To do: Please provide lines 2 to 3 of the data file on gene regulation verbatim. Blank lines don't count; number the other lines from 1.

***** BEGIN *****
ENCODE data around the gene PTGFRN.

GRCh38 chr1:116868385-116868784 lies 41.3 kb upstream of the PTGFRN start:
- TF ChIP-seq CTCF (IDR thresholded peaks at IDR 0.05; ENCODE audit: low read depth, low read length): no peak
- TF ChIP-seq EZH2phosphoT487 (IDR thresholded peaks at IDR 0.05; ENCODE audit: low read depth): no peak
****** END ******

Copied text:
GRCh38 chr1:116868385-116868784 lies 41.3 kb upstream of the PTGFRN start:
- TF ChIP-seq CTCF (IDR thresholded peaks at IDR 0.05; ENCODE audit: low read depth, low read length): no peak